Well, I did it--I made my first really awful Hebrew flub today.
First off, a little background. (Of course.) As I may have mentioned, this is a shmitta year, which means that Jews may not sow, plant, or otherwise work the land. This also means that Jews may not eat any produce of the land, which, as we understand it, refers to land in Israel that is owned by Jews.
So what does one do, practically speaking, when one wishes to, say, purchase a potato? One can do a few things. One can buy a potato from outside Israel. One can buy a potato from last year's crop. One can buy a potato that was grown on an elevated platform, or hydroponically, off the land. (Are there such things as hydroponic potatoes? I know they do tomatoes...) One can buy fruit that grew on its own, but that comes with its own set of complicated issues. Or one can buy produce grown by a non-Jew--in Hebrew, a nachri.
In Ramat Beit Shemesh, the produce store has two signs under every bin of produce: what kind of produce it is, and what its shmitta status is. So you might see, "Carrots--outside the land," or "Oranges--sixth year." Got that? Good.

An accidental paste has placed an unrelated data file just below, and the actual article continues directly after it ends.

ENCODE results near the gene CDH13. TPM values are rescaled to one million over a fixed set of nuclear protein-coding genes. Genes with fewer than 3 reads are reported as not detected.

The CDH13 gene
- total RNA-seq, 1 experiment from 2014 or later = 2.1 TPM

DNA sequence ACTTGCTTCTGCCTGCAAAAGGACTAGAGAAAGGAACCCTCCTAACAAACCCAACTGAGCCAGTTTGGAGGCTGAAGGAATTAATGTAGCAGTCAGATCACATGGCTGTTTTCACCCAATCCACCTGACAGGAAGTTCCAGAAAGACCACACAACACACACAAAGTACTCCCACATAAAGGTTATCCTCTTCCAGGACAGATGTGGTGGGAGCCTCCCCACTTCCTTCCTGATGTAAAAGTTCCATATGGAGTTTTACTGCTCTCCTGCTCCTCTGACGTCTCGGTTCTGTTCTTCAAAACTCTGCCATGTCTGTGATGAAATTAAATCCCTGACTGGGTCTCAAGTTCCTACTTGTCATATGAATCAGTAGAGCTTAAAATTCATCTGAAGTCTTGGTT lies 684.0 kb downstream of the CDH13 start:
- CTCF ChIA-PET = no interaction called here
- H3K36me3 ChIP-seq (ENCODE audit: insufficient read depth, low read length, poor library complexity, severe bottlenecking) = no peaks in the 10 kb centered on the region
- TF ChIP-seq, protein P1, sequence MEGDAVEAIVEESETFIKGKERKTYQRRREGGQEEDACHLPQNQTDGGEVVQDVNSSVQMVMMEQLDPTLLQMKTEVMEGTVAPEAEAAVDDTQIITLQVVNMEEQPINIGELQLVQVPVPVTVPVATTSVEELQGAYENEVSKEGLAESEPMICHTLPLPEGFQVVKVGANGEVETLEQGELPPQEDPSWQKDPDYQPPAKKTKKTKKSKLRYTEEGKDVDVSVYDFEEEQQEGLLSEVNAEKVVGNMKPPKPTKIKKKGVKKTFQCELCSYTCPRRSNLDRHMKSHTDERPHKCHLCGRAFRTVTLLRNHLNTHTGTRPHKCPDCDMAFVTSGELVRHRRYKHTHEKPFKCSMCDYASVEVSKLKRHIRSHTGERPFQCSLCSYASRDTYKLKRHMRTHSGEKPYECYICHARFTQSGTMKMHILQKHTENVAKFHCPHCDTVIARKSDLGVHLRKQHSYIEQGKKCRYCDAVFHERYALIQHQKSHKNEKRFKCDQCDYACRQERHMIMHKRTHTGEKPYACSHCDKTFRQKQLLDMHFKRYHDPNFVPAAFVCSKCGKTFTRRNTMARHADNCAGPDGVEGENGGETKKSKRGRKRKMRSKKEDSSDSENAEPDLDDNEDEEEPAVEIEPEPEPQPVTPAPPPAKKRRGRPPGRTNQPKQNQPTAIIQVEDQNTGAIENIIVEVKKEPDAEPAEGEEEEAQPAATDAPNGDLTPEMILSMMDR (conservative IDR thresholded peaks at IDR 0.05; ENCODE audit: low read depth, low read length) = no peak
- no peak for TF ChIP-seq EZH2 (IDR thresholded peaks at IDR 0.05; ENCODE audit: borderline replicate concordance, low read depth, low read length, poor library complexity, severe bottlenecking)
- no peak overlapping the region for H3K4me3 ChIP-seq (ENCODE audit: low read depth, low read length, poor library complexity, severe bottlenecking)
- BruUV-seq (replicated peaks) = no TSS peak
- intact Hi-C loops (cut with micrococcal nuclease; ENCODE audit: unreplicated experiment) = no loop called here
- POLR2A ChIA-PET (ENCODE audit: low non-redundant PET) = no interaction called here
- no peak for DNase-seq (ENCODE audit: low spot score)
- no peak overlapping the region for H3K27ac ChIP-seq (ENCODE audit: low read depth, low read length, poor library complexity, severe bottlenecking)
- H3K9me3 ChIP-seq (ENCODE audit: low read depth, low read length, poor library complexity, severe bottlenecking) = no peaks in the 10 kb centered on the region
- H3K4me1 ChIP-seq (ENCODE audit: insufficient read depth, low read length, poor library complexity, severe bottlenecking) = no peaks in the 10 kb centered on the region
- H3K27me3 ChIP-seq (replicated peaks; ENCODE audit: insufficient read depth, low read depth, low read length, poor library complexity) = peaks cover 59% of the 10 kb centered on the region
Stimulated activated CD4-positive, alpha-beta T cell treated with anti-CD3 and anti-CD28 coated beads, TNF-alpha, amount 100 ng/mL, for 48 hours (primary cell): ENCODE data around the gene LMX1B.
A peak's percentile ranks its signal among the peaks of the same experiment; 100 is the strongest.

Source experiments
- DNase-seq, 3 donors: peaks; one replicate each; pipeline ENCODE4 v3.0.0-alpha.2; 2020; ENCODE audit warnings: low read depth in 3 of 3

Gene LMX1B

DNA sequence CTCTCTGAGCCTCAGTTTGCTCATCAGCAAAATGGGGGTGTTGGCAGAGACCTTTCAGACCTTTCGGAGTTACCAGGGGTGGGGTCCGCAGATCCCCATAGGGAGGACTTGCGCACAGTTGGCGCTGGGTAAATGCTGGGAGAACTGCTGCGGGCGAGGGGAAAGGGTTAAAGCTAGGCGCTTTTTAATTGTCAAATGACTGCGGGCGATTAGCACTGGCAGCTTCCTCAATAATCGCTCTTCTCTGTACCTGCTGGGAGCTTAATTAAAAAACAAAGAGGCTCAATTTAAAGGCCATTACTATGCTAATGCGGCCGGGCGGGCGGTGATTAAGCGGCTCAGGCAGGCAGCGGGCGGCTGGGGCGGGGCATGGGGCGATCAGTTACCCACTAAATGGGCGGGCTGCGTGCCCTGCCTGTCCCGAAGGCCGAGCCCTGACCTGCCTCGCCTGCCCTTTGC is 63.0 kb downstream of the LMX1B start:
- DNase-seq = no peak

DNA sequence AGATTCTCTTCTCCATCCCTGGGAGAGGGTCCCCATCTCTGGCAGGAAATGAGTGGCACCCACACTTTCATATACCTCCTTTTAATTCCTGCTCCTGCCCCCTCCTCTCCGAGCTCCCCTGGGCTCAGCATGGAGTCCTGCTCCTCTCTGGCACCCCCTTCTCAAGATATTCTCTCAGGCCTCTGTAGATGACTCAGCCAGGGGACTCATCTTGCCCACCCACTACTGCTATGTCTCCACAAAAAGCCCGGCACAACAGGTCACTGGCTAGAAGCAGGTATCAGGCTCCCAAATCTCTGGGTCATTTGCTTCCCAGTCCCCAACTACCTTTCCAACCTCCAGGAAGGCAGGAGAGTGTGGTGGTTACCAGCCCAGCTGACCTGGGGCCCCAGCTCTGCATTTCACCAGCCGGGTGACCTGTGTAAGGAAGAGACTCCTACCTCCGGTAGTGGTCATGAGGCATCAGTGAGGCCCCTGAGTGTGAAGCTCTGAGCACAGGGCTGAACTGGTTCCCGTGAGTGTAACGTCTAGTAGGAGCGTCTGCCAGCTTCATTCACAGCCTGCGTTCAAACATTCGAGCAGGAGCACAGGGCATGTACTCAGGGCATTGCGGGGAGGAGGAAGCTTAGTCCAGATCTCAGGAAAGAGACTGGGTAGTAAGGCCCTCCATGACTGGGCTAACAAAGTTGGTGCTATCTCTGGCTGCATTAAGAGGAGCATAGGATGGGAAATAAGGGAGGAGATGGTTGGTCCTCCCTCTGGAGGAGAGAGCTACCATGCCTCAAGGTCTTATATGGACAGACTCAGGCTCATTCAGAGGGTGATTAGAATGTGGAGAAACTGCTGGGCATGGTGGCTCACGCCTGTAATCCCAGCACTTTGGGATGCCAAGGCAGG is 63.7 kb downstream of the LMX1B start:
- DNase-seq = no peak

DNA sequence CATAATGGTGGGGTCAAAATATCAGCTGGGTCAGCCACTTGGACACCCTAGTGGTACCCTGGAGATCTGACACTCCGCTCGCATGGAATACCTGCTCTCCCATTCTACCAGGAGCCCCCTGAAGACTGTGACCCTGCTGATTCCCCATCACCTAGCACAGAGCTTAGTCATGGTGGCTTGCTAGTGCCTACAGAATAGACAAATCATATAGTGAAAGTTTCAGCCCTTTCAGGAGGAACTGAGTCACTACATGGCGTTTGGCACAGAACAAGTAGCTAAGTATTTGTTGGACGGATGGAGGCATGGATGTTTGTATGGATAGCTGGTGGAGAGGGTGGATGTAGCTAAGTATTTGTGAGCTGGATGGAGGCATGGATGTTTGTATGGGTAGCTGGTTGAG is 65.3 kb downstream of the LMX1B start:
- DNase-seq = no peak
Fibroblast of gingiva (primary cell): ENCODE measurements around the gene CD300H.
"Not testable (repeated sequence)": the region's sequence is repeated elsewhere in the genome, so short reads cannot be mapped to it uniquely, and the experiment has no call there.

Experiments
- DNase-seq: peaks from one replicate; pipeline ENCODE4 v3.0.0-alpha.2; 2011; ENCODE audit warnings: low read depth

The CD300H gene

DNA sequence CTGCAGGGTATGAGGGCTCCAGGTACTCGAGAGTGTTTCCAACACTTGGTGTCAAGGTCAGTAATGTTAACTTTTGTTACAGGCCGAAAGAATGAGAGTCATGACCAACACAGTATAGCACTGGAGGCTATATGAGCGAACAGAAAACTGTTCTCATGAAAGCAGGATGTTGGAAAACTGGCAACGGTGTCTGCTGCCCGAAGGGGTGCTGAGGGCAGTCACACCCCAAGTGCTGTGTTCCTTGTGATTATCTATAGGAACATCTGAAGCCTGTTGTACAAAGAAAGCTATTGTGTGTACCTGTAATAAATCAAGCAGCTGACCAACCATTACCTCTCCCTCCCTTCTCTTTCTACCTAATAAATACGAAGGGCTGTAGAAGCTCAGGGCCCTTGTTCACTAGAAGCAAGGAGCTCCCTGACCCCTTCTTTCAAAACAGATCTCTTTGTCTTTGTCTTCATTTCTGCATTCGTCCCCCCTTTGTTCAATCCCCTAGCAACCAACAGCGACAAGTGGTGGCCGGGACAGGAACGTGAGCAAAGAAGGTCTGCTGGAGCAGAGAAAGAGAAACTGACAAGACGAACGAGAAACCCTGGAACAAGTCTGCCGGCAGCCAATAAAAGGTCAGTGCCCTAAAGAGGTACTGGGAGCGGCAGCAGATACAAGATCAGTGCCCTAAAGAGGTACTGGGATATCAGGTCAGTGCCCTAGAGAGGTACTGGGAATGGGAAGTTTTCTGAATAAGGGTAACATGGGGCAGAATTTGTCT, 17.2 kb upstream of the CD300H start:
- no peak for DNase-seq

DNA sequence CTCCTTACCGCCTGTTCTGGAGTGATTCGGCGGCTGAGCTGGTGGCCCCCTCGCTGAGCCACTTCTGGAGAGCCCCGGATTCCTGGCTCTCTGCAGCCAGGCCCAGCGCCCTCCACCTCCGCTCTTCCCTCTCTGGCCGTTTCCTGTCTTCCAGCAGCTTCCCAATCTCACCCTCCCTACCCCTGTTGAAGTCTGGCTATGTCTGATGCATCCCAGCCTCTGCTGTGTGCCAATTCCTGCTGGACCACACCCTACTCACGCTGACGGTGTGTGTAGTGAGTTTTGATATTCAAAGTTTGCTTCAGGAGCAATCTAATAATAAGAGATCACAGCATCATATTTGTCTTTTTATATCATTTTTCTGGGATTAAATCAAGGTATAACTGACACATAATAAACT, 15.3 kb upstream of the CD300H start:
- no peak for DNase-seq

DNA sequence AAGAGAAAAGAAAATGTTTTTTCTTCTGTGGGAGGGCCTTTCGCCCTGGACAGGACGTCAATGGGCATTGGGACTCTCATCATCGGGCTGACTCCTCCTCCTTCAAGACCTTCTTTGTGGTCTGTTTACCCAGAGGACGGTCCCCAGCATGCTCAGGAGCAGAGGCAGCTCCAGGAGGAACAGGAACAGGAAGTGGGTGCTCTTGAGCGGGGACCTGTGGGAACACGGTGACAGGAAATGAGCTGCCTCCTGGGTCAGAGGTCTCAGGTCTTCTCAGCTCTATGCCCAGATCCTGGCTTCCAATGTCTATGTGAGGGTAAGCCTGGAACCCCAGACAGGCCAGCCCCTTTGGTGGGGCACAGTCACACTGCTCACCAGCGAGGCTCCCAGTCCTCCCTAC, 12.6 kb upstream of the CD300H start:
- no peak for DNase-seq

Today, I wanted to buy grapes. I saw the sign that said "grapes," but no corresponding sign informing the prospective purchaser of their shmitta status. So I asked the store's owner. What I meant to ask, of course, was, "Were these grapes grown by non-Jews?" I probably should have kept it simple and just asked, "Zeh nachri?" which he would have understood as, "Is this nachri?" But no. I had to get ambitious. I went up to the owner and asked, politely, "Ha'anavim nachriim?" "Are these grapes non-Jews?"
As soon as it was out of my mouth, I realized--but if I hadn't, the owner's reaction (highly amused) would have tipped me right off.